Now it's time to install the compressor and electrical system. The compressor comes with a very nice wiring harness and all the hardware necessary to mount it. The wiring harness makes installation very easy and professional looking.

The compressor fits nicely on the inner fender well of early Broncos.

The compressor fit nicely on the driver's side inner fender on this Bronco. The fact that ARB supplies all necessary hardware makes mounting the compressor one of the quickest parts of the installation.

Careful routing of the air line will prevent trail damage and allow full axle travel.

Once the compressor is in place, route the air line. The line needs to be placed out of harms way, and must also allow for axle droop. The air line is arguably the most vulnerable part of the locker, so take care in routing it. I chose to leave the extra hose coiled above the gas tank so I'd have extra hose in case it is damaged. Since this Bronco has a body lift the air line was run on top of the frame rail. This routing should protect the line from trail gotchas.

Some fabrication was required to mount the rectangular switches in an empty space in the dashboard. Note how space was cleverly left for an additional switch.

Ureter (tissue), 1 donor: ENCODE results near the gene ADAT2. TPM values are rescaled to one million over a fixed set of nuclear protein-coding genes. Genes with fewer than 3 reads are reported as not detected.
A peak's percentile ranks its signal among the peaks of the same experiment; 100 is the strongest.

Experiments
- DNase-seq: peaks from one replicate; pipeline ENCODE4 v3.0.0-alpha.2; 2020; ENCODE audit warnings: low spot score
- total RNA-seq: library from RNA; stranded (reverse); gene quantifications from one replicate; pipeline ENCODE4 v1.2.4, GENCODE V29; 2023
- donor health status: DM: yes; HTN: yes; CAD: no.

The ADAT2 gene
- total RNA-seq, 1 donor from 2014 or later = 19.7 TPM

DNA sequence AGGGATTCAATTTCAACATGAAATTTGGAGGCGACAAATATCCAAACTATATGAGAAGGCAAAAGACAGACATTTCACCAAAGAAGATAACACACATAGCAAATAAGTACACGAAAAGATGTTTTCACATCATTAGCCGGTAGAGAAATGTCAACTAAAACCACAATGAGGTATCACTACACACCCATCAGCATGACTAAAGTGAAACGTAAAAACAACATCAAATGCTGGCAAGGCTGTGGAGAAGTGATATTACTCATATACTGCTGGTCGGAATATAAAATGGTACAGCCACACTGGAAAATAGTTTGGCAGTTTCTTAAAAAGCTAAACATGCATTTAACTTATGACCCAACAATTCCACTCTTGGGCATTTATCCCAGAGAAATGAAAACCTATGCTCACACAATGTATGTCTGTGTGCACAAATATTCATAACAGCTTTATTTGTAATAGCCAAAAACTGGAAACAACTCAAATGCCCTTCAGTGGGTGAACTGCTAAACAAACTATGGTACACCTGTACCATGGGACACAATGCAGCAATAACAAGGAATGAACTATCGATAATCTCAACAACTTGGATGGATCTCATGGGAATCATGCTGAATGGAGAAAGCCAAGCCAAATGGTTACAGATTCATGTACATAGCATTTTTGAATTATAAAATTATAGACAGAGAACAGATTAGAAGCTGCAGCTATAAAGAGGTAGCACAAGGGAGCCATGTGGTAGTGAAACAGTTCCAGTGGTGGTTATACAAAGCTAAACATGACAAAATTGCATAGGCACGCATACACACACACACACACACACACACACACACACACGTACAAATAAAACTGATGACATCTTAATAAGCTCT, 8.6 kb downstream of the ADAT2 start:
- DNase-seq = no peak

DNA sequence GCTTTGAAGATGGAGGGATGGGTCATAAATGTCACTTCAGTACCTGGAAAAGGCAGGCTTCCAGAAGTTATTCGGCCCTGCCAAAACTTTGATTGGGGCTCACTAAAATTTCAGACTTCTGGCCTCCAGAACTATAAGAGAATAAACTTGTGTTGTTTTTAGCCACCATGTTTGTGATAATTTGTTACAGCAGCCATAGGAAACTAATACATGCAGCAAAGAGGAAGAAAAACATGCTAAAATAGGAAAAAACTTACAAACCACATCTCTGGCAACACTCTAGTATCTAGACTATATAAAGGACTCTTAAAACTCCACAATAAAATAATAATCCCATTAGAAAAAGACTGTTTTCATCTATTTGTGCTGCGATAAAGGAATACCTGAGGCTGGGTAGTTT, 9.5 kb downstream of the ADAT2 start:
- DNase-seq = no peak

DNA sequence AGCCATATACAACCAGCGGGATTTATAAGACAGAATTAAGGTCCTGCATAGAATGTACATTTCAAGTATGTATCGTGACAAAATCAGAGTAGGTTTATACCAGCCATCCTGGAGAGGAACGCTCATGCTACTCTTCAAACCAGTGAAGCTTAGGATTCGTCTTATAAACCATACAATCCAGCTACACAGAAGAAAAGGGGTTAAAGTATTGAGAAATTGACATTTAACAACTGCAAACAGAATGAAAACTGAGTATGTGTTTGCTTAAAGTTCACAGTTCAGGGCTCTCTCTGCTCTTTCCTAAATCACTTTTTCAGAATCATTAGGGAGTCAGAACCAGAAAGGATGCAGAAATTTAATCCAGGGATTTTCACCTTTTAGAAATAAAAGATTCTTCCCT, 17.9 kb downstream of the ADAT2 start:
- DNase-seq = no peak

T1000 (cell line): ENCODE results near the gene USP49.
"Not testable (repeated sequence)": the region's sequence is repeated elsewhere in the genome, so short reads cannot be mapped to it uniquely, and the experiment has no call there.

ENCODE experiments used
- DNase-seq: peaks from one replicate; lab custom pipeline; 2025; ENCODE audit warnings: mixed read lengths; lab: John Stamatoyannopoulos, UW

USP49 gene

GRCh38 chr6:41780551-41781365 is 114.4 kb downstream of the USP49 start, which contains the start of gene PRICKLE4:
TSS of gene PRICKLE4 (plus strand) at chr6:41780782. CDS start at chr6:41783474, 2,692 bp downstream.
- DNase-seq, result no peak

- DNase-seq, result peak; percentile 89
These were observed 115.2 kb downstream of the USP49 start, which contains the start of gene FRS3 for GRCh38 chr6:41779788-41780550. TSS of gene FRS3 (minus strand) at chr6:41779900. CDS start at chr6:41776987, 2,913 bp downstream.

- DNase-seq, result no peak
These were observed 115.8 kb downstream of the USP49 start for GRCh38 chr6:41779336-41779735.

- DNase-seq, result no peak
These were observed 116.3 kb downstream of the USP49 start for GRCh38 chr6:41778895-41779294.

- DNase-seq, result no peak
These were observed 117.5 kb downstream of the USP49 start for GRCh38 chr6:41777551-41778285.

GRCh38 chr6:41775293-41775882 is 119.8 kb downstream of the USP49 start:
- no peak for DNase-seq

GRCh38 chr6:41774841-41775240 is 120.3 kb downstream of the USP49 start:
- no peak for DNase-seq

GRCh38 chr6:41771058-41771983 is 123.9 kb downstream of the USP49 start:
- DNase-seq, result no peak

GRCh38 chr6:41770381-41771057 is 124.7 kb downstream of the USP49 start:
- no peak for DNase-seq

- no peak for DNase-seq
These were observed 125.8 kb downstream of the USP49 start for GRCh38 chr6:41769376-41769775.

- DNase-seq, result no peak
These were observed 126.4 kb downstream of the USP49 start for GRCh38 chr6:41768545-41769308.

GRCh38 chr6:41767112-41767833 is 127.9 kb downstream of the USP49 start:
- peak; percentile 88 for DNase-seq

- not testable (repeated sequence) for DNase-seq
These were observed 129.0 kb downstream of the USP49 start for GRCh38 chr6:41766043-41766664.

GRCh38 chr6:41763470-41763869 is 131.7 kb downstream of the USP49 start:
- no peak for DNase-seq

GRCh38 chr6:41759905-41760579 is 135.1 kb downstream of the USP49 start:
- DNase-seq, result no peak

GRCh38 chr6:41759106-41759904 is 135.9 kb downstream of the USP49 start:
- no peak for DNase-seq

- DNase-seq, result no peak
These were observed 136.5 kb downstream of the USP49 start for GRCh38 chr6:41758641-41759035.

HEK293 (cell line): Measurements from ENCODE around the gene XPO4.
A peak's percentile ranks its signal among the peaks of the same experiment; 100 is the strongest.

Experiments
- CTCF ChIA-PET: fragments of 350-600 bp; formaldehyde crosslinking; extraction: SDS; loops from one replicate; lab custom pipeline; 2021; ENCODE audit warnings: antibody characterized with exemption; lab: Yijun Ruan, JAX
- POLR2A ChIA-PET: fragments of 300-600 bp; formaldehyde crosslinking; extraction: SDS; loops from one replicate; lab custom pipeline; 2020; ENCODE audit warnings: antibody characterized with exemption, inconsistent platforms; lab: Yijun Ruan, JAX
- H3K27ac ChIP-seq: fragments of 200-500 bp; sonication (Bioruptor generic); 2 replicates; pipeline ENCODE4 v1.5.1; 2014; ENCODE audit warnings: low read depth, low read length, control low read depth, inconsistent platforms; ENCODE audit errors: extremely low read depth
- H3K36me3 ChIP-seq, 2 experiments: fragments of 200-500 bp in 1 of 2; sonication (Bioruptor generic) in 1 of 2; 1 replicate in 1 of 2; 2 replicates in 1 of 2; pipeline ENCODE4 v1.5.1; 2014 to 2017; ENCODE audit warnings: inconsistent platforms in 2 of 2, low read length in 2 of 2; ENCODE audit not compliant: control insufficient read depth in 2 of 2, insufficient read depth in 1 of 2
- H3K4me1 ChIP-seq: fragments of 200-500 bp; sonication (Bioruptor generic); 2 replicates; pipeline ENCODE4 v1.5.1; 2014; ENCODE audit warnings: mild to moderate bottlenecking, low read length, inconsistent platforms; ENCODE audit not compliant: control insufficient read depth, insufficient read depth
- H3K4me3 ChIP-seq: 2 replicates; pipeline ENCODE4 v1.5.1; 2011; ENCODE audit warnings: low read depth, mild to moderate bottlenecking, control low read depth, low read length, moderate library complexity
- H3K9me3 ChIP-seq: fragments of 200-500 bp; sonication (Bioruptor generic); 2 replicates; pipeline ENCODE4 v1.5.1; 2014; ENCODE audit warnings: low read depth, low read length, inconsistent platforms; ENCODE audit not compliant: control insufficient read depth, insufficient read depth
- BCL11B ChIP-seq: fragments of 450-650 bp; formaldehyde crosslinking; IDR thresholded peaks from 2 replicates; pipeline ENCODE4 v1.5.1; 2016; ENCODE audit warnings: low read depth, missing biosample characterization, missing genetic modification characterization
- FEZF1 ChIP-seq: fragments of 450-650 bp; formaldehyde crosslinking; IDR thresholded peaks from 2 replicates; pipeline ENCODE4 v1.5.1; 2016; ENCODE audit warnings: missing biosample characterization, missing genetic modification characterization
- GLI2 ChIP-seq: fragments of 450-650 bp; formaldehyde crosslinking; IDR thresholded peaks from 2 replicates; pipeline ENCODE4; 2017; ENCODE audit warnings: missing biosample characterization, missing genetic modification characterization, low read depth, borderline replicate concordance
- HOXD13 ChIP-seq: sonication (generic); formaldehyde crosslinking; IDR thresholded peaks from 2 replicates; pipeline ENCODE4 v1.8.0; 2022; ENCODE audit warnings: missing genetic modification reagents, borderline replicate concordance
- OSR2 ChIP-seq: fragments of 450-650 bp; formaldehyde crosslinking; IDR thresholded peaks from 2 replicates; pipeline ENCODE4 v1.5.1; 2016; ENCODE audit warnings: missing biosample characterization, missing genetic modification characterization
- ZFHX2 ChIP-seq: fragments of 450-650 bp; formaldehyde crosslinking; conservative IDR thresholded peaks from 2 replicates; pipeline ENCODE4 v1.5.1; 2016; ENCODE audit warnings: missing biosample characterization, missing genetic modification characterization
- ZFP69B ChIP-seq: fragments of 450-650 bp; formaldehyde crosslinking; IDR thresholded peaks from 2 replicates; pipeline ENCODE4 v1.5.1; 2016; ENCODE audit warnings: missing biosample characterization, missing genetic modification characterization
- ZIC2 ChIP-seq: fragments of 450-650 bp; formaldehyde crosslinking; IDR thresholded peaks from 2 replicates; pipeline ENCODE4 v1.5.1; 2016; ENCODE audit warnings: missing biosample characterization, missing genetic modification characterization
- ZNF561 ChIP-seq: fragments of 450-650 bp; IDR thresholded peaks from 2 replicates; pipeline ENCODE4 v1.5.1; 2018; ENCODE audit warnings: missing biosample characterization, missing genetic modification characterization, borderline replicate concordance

Once the air line is routed it's time to finish the electrical connections. The wiring harness comes in two pieces to allow the harness to be run though the firewall. A neat feature of the harness is that it includes provisions for two Air Lockers, making adding a front locker as easy as plugging in a switch and a solenoid. To mount the switches in the Bronco I made a steel plate to fill the empty radio spot in my dashboard. The ARB supplied switches are very attractive and include lighting for easy location at night, but they really don't fit the decor of an early Bronco.

Final analysis

The ARB Air Locker has a reputation for being mechanically strong. Based on the experience of this installation, it is clear that in order to take advantage of the mechanical strength, the air system must be carefully installed and protected. If not installed properly, the air line may be vulnerable to trail damage or wear. Also, the o-rings inside the differential can be easily damaged during installation or by debris in the differential oil. That's the bad news. The good news is that the installation was not much harder than any other differential installation and there were no problems related to the Air Locker.

The extra care required with an Air Locker is well worth it if you can't live with the handling quirks of an automatic locker or if you are using it in a front axle. There is also the coolness factor to consider. It's just plain cool to be able to lock and unlock the differential with the flip of a switch. As long as care is taken to protect the air line, and the differential oil is kept clean the ARB Air Locker will provide reliable service even in the most extreme conditions.